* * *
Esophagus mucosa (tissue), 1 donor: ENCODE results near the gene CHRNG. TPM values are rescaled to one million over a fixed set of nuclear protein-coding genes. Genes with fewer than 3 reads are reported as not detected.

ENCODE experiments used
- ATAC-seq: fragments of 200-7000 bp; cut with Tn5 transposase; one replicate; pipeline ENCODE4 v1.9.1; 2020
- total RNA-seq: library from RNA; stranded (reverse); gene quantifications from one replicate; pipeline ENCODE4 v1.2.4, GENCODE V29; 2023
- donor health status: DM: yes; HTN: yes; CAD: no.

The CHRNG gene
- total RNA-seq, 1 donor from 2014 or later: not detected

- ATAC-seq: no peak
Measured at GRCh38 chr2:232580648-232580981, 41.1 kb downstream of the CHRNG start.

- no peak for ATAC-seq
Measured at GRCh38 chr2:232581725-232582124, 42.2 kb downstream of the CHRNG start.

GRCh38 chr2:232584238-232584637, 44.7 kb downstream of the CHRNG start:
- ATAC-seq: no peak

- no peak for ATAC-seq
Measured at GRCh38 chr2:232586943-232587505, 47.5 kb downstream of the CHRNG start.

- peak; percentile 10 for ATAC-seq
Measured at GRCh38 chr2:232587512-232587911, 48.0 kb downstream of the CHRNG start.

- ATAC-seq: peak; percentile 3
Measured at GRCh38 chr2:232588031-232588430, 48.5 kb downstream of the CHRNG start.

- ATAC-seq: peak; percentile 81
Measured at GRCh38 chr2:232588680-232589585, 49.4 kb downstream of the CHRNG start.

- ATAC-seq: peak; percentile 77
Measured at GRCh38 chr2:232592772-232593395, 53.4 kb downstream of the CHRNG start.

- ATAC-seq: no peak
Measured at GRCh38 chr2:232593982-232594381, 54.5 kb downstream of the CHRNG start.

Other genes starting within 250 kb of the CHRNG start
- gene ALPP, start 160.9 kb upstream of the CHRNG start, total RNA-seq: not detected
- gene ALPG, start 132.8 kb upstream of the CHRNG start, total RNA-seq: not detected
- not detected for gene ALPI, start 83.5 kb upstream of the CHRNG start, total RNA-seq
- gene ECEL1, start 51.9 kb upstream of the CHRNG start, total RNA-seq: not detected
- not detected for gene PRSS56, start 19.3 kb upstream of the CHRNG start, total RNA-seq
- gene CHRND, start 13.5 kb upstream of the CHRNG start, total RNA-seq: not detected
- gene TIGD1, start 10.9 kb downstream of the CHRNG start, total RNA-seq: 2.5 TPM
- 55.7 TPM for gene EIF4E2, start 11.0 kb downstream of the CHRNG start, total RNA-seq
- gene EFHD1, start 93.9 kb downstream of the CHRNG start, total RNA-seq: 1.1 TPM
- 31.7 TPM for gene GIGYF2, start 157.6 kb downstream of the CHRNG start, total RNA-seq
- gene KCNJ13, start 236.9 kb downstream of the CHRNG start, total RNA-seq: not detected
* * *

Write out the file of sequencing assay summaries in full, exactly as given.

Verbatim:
Esophagus mucosa (tissue), 1 donor: ENCODE results near the gene CHRNG. TPM values are rescaled to one million over a fixed set of nuclear protein-coding genes. Genes with fewer than 3 reads are reported as not detected.

ENCODE experiments used
- ATAC-seq: fragments of 200-7000 bp; cut with Tn5 transposase; one replicate; pipeline ENCODE4 v1.9.1; 2020
- total RNA-seq: library from RNA; stranded (reverse); gene quantifications from one replicate; pipeline ENCODE4 v1.2.4, GENCODE V29; 2023
- donor health status: DM: yes; HTN: yes; CAD: no.

The CHRNG gene
- total RNA-seq, 1 donor from 2014 or later: not detected

- ATAC-seq: no peak
Measured at GRCh38 chr2:232580648-232580981, 41.1 kb downstream of the CHRNG start.

- no peak for ATAC-seq
Measured at GRCh38 chr2:232581725-232582124, 42.2 kb downstream of the CHRNG start.

GRCh38 chr2:232584238-232584637, 44.7 kb downstream of the CHRNG start:
- ATAC-seq: no peak

- no peak for ATAC-seq
Measured at GRCh38 chr2:232586943-232587505, 47.5 kb downstream of the CHRNG start.

- peak; percentile 10 for ATAC-seq
Measured at GRCh38 chr2:232587512-232587911, 48.0 kb downstream of the CHRNG start.

- ATAC-seq: peak; percentile 3
Measured at GRCh38 chr2:232588031-232588430, 48.5 kb downstream of the CHRNG start.

- ATAC-seq: peak; percentile 81
Measured at GRCh38 chr2:232588680-232589585, 49.4 kb downstream of the CHRNG start.

- ATAC-seq: peak; percentile 77
Measured at GRCh38 chr2:232592772-232593395, 53.4 kb downstream of the CHRNG start.

- ATAC-seq: no peak
Measured at GRCh38 chr2:232593982-232594381, 54.5 kb downstream of the CHRNG start.

Other genes starting within 250 kb of the CHRNG start
- gene ALPP, start 160.9 kb upstream of the CHRNG start, total RNA-seq: not detected
- gene ALPG, start 132.8 kb upstream of the CHRNG start, total RNA-seq: not detected
- not detected for gene ALPI, start 83.5 kb upstream of the CHRNG start, total RNA-seq
- gene ECEL1, start 51.9 kb upstream of the CHRNG start, total RNA-seq: not detected
- not detected for gene PRSS56, start 19.3 kb upstream of the CHRNG start, total RNA-seq
- gene CHRND, start 13.5 kb upstream of the CHRNG start, total RNA-seq: not detected
- gene TIGD1, start 10.9 kb downstream of the CHRNG start, total RNA-seq: 2.5 TPM
- 55.7 TPM for gene EIF4E2, start 11.0 kb downstream of the CHRNG start, total RNA-seq
- gene EFHD1, start 93.9 kb downstream of the CHRNG start, total RNA-seq: 1.1 TPM
- 31.7 TPM for gene GIGYF2, start 157.6 kb downstream of the CHRNG start, total RNA-seq
- gene KCNJ13, start 236.9 kb downstream of the CHRNG start, total RNA-seq: not detected